Friday, March 14, 2008

Changing Mindsets ... A Path to Success

An interview with Carol Dweck, Ph.D., author of the book "Mindsets: The New Psychology of Success."
by Steve Kayser

* This is an abstracted version of the article "Have a Change of Mindset?"


A great word for the 2008 presidential candidates to position around. It's positive. And negative.

An Overwhelming Constant

But for us regular muck-a-mucks battling through the life of business, trying to stay competitive with marketable business skills, change is an overwhelming constant. It batters us with dizzying storms of unfathomable amounts of information. Howling hurricanes of digital rain.
Just to stay even you have to run uphill.

I work in Public Relations for a software company called
Cincom Systems. To do my job adequately (keep abreast of the new technologies, strategies and tactics) I need to read at least three to four hours per day. Let me repeat that. Just to keep up, I need to read at least three to four hours per day.

But I don't. I can't. Am I derelict in my duties? Not purposefully. My brain just can't cope with the immense amount of information. Besides, (in my defense) I'm busy with 200-300 business e-mails (not counting junk mail) that need attention. Think I'm wrong?


According to IDC 's 2008 "Expanding Digital Universe" (research paper), the amount of digital information created, captured and replicated in 2007 was 281 exabytes.

What's an exabyte?

Simple,1000 petabytes.

What's a petabyte?

Simpler, 1,000 terabytes.

Stop! Help Me Understand

Two hundred and eighty one exabytes is more than three million times the information in all the books ever written*.

Most of that went into my e-mail.

IDC also estimated the 281 exabytes would increase to 1,800 exabytes by 2011.

Help Me Understand ... Again

988 exabytes, the number the previous IDC report indicated would be reached by 2010, is equivalent to 72 stacks of books, 93 million miles each.

How to Keep Up?

That's a critical question for everyone in the business world. Are there strategies or tactics that can help free the mind and spirit from this tsunami of digital rain?

Gargantuan Glob-Beelzebub

Are there ways to breakthrough this garagtuan glob-beelzebub of info-clutter to decipher what's important?

To help understand and learn things necessary for our business and personal development?


Turns out there might be.

ENTER: Carol Dweck, Ph.D., author of the book "Mindsets: The New Psychology of Success."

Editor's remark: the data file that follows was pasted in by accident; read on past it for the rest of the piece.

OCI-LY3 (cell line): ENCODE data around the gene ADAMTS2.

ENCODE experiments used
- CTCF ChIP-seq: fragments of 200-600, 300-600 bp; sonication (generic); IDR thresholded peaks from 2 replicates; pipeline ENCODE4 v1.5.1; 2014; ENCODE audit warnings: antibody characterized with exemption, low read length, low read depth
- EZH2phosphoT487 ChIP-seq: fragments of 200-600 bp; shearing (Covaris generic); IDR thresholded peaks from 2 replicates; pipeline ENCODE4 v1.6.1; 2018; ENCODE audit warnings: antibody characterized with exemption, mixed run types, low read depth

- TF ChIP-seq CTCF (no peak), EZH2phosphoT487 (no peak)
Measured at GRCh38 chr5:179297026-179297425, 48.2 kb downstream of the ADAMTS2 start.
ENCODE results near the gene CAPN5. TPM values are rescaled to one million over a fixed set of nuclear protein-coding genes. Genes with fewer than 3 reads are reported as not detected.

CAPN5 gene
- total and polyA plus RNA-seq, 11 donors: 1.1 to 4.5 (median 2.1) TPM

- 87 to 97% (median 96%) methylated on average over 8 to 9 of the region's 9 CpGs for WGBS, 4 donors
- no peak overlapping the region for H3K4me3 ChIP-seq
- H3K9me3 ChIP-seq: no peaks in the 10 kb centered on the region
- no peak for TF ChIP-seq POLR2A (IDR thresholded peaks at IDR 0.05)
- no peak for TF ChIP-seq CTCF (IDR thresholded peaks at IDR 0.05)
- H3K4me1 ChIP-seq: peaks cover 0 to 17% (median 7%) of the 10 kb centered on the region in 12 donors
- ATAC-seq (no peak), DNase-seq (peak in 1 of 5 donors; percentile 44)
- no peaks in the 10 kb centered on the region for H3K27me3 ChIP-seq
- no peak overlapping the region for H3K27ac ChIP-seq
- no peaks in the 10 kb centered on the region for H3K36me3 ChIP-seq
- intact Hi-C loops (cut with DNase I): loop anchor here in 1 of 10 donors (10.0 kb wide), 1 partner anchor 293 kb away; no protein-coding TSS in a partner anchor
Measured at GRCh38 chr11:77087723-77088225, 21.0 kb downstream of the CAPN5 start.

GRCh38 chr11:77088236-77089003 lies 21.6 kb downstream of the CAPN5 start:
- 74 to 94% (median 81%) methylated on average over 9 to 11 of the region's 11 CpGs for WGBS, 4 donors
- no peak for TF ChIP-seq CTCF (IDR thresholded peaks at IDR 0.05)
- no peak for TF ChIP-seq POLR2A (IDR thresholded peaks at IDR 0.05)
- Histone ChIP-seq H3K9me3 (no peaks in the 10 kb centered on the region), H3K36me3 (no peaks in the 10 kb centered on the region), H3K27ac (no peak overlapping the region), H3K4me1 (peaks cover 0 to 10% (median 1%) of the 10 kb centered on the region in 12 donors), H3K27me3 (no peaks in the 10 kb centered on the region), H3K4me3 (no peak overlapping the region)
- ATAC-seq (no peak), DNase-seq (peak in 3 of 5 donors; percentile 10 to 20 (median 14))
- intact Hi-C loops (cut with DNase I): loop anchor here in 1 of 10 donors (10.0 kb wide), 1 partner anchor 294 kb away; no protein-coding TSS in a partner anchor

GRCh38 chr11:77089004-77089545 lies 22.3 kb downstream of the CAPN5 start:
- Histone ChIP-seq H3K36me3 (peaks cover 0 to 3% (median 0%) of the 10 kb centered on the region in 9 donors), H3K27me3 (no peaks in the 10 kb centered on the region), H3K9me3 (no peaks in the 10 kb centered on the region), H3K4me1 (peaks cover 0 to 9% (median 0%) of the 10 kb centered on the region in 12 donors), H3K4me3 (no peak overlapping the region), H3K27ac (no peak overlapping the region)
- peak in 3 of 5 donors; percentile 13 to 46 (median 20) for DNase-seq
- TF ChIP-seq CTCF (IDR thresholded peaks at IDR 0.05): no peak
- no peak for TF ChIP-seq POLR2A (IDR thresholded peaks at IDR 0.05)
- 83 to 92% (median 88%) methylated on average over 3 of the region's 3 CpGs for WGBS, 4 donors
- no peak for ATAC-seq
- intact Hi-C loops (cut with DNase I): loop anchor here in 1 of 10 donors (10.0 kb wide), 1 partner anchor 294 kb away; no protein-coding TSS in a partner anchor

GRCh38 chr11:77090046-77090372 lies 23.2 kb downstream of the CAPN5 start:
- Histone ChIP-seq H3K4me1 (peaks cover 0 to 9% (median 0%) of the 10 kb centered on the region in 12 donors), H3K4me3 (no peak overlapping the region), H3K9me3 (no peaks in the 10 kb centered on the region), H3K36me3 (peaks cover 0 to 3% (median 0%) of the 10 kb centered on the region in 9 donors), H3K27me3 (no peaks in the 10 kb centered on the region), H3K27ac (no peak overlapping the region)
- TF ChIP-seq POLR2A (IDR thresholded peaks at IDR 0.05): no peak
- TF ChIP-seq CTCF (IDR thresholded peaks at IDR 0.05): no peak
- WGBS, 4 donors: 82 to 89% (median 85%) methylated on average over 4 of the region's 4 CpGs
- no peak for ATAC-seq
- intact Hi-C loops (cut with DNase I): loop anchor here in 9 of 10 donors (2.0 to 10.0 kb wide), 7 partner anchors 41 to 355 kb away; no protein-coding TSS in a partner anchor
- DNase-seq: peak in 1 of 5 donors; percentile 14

Carol S. Dweck, Ph.D., is one of the world's leading researchers in the field of motivation and is the Lewis and Virginia Eaton Professor of Psychology at Stanford University. Her research has focused on why people succeed and how to foster success. She has held professorships at Columbia and Harvard Universities, has lectured all over the world, and has been elected to the American Academy of Arts and Sciences.

Carol's work has been featured in such publications as The New Yorker, Time, The New York Times, The Washington Post, and The Boston Globe, and she has appeared on "Today "and "20/20."

Steve: Mindsets for Success. Let me give you a scenario.


You’re a baby boomer. The thought of not being the best at what you do, or not being very good at what you do and learning a whole new set of skills is both intimidating yet intoxicatingly inspirational. The vast amount of information to consider, consume and absorb in possibly learning new skills is daunting. You're having trouble just keeping up with your own job's knowledge skillset. Your book talks about the two different type of mindsets, "fixed" and "growth." How can those different types of mindsets apply in a situation like this?

Carol: Many people stay in less-than-fulfilling jobs because they need to support their families and pay their bills. This responsibility to others is no small thing. However, many people stay in a confining job for reasons of ego - they’ve achieved some status and don’t want to risk losing it. This can happen to people at any age. The thought of being a novice, making mistakes, and looking stupid is terrifying, and each day it’s easier to remain secure and bored than take the big step.

In our research we find that people with a fixed mindset (those who believe their intelligence is fixed) prefer to do things that will make them look smart and that will shore up their image instead of things that can stretch them and help them increase their skills. This is true even when they might badly need those new skills.

People with a growth mindset (those who believe their abilities can be cultivated) are highly eager to learn, even if it means that they will make mistakes and expose their deficiencies.



Fixed Mindset = Likes to Look Smart ... Not Be Smart

Growth Mindset = Leaps, Learns, Looks Forward

"If I had to live my life again, I'd make the same mistakes, only sooner."

- Tallulah Bankhead

The inventor of several big advances in technology recently came to see me, and told me how he picked his work teams for his important projects. He points out to all potential team-members that they are currently superstars in their units and might wish to stay that way. However, he continues, if they join his team, they will all struggle together and not feel special or superior, but they will accomplish things that they’ll remember for the rest of their lives. Many say, “No thanks, I’d rather stay a superstar,” but many others say, “Sign me up; that really sounds exciting.” This is how he assembles his growth-mindset teams.



Fixed Mindset = No Thanks. I'm a Already a Star. Beat it.

Growth Mindset = Thanks. Sign Me Up. Sounds Exciting!